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Posted January 01 2014 - 06:25 AM

Sorry no it hasn't to be honest. If you find it boring simply ignore it.

 

I am now in the situation of not being able to obtain these titles on Blu Ray just because of the sheer cost and importing into the UK............do you think that is right and as you rightly say it has been discussed (not explained) many times before which is very telling in it's self.

 

 

 

I don't want to have a go at the people running TT who I respect but I agree that the cost of importing TT releases into the UK is (for me) out of all proportion. My small collection of four is likely to remain that considering that my last purchase with mail charges and foreign currency conversion totalled £25 ($41.40). Then there is always the possibility of Customs charging an extra 20% on top of that (fortunately not on my last one). So I do get a bit irritated by the implication that we should be grateful that the films are being released at all, irrespective of the cost when it's clear that other labels offer similar product at more realistic prices and with many extras.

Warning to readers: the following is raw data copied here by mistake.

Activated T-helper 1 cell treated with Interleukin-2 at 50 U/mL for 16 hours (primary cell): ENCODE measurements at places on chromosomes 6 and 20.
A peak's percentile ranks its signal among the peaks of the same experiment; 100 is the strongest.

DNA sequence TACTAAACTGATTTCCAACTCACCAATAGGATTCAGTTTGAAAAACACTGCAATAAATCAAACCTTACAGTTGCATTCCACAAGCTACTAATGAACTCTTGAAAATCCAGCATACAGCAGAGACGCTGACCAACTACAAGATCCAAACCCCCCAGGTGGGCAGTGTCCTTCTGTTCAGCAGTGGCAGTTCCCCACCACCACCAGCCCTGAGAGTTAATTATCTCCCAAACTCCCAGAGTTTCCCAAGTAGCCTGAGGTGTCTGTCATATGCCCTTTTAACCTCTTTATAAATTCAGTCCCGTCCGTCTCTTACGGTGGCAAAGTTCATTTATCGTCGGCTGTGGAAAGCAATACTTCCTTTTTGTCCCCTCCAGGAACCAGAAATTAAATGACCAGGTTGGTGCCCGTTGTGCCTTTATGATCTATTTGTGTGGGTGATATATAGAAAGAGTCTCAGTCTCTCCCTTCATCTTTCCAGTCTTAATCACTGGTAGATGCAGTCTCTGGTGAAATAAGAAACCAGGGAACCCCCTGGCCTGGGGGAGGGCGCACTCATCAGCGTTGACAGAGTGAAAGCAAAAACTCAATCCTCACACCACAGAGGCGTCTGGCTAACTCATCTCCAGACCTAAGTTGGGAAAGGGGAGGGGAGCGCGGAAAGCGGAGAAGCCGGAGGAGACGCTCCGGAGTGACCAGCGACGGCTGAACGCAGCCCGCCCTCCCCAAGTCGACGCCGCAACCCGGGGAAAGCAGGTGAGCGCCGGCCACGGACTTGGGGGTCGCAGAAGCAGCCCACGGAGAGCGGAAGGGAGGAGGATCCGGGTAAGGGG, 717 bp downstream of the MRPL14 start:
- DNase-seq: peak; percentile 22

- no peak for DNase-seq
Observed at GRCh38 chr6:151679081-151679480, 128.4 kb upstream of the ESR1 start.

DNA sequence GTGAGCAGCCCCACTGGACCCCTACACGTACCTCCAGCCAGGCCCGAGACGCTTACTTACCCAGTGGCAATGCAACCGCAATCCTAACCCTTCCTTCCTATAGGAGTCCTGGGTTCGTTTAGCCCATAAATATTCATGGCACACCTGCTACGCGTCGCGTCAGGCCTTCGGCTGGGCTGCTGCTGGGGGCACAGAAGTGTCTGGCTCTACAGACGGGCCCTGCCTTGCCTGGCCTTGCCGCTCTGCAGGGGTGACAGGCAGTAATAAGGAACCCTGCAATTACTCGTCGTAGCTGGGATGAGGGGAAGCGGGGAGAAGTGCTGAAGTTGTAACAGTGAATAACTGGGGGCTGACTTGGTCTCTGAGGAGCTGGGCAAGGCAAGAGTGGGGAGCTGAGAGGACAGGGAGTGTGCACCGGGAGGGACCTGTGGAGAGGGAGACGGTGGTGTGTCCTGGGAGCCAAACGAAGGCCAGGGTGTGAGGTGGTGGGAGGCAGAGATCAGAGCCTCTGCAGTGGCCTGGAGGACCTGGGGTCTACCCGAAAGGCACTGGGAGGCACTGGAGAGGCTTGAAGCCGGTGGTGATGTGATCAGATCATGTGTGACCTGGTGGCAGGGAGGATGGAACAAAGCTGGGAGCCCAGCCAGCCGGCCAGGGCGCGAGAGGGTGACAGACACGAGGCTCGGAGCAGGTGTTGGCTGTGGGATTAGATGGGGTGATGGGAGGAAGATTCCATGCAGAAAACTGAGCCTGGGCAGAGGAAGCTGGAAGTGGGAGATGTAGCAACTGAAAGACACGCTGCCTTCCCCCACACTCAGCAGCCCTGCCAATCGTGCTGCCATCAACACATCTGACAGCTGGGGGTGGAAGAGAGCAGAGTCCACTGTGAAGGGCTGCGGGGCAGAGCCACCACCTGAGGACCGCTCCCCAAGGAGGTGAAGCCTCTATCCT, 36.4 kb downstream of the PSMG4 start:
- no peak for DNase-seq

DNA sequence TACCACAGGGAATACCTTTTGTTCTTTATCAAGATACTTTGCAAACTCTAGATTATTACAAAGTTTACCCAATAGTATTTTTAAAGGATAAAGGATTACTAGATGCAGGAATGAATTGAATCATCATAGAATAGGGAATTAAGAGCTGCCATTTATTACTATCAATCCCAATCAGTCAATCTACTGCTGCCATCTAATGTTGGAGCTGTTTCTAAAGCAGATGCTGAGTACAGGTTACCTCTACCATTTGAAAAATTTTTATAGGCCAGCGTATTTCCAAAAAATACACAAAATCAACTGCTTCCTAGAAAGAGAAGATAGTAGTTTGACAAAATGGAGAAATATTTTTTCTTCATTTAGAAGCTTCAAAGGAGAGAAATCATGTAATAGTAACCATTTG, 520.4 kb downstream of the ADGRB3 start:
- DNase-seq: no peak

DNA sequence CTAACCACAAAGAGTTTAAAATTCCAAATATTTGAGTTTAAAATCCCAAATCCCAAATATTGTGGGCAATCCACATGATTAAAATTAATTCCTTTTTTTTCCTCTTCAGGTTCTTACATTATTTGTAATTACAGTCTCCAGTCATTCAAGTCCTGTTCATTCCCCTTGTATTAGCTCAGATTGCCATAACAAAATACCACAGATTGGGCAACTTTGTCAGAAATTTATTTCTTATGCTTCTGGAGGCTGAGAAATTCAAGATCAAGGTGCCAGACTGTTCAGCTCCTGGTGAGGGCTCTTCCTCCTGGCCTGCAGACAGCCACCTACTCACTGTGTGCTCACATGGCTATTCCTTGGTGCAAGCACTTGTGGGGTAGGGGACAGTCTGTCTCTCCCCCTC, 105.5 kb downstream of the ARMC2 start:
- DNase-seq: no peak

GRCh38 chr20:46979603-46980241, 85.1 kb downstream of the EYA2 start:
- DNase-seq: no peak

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#15 of 32 ROclockCK

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Posted January 01 2014 - 12:21 PM

Shipping costs are up and heading even higher in '14...for everyone...everywhere. Here in Canada, we can no longer get any insurance on small packets going Internationally unless we upgrade to International Tracked Packet, which ranges from $16+ to the U.S. and a whopping $50+ to those handful of countries overseas where this service is even offered. On incoming orders (technically over $20, but practically about $100 depending on your luck with border agents) Canucks also face our 5% GST plus other brokerage fees. The U.K. is an even worse case because on top of their higher carrier hit, the British government levies a 20% VAT on the combined cost of the item plus those already higher shipping costs. Apparently, not much better scenario for goods entering Germany or France these days either.